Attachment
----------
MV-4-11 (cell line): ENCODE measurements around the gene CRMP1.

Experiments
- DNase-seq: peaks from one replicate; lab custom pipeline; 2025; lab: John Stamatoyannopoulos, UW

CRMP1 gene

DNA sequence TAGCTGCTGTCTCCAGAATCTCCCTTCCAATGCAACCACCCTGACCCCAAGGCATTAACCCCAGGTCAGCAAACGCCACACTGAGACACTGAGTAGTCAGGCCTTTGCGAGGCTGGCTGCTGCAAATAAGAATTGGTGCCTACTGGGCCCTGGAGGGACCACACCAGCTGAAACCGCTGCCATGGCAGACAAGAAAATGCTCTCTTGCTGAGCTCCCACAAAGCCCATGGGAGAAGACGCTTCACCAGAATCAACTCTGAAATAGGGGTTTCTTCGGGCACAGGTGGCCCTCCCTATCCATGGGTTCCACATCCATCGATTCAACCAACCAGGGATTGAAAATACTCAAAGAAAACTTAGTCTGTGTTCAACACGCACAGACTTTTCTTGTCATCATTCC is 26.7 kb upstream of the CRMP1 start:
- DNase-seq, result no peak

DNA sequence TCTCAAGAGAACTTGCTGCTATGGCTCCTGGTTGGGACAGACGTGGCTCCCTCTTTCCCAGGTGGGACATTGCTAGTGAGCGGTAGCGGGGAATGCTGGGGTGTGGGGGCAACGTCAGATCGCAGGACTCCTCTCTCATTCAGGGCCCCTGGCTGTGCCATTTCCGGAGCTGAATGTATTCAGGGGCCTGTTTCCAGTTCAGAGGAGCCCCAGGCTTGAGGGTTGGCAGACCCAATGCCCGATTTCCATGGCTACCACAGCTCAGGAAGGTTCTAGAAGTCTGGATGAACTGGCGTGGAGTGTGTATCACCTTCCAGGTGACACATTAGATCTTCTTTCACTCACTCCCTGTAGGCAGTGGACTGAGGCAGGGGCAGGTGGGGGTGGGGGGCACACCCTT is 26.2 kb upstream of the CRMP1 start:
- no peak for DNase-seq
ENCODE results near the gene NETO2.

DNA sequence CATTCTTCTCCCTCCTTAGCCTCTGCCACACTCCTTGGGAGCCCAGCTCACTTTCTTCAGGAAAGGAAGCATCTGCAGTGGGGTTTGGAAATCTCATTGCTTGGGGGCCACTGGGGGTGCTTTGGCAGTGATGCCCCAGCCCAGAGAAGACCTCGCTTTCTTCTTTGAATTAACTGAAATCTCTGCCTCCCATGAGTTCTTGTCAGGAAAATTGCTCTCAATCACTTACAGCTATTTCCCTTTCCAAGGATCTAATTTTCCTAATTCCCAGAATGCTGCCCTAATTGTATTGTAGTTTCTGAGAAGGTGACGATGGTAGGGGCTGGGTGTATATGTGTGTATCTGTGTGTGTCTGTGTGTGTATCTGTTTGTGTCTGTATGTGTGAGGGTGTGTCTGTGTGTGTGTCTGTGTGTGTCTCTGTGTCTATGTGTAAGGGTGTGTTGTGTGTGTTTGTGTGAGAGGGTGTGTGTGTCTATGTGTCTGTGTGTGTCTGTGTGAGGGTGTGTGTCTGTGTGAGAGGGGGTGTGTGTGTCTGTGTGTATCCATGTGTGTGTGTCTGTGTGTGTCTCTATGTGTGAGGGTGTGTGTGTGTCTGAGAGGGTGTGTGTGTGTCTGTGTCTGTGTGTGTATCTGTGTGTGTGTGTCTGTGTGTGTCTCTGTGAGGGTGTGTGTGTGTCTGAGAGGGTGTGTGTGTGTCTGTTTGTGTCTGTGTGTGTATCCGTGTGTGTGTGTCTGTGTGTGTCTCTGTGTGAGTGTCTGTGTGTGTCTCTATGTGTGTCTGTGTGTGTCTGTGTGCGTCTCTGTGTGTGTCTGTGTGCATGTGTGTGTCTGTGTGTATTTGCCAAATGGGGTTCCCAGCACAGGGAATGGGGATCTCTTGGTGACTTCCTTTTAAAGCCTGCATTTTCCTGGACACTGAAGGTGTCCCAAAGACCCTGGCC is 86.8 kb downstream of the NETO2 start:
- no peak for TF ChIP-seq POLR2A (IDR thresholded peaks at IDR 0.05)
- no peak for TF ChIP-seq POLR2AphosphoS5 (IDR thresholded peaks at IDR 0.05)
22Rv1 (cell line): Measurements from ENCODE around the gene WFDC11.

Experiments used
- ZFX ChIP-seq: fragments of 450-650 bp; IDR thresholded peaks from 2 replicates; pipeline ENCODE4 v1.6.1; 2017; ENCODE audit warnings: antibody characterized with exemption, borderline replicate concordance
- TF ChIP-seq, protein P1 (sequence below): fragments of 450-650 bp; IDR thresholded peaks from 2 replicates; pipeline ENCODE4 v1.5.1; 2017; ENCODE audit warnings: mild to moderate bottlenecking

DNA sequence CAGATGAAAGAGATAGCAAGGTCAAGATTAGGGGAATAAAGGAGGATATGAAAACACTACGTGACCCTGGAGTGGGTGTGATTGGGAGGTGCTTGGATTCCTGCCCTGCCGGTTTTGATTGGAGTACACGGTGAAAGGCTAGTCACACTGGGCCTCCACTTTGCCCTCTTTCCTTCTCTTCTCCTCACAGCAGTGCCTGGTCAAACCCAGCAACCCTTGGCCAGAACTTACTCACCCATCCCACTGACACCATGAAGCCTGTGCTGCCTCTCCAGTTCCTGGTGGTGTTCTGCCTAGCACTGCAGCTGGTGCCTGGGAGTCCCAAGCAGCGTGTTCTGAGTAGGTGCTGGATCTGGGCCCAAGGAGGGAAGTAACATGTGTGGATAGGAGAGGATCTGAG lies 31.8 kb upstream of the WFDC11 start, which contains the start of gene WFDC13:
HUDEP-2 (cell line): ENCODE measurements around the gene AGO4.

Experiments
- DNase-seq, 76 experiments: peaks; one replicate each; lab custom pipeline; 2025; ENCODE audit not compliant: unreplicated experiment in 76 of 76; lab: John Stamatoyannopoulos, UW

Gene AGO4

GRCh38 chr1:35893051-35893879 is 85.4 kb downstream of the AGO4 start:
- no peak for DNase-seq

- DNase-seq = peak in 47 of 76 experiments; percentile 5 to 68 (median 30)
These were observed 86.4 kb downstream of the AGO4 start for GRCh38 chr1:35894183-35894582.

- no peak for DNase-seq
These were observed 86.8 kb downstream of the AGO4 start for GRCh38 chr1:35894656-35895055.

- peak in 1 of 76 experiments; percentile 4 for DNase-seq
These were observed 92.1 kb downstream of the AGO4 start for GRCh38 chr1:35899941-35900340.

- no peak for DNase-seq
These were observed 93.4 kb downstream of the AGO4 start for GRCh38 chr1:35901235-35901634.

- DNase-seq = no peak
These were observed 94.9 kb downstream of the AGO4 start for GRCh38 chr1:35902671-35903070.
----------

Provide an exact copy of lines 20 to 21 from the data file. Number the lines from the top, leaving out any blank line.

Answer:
- DNase-seq, 76 experiments: peaks; one replicate each; lab custom pipeline; 2025; ENCODE audit not compliant: unreplicated experiment in 76 of 76; lab: John Stamatoyannopoulos, UW

Gene AGO4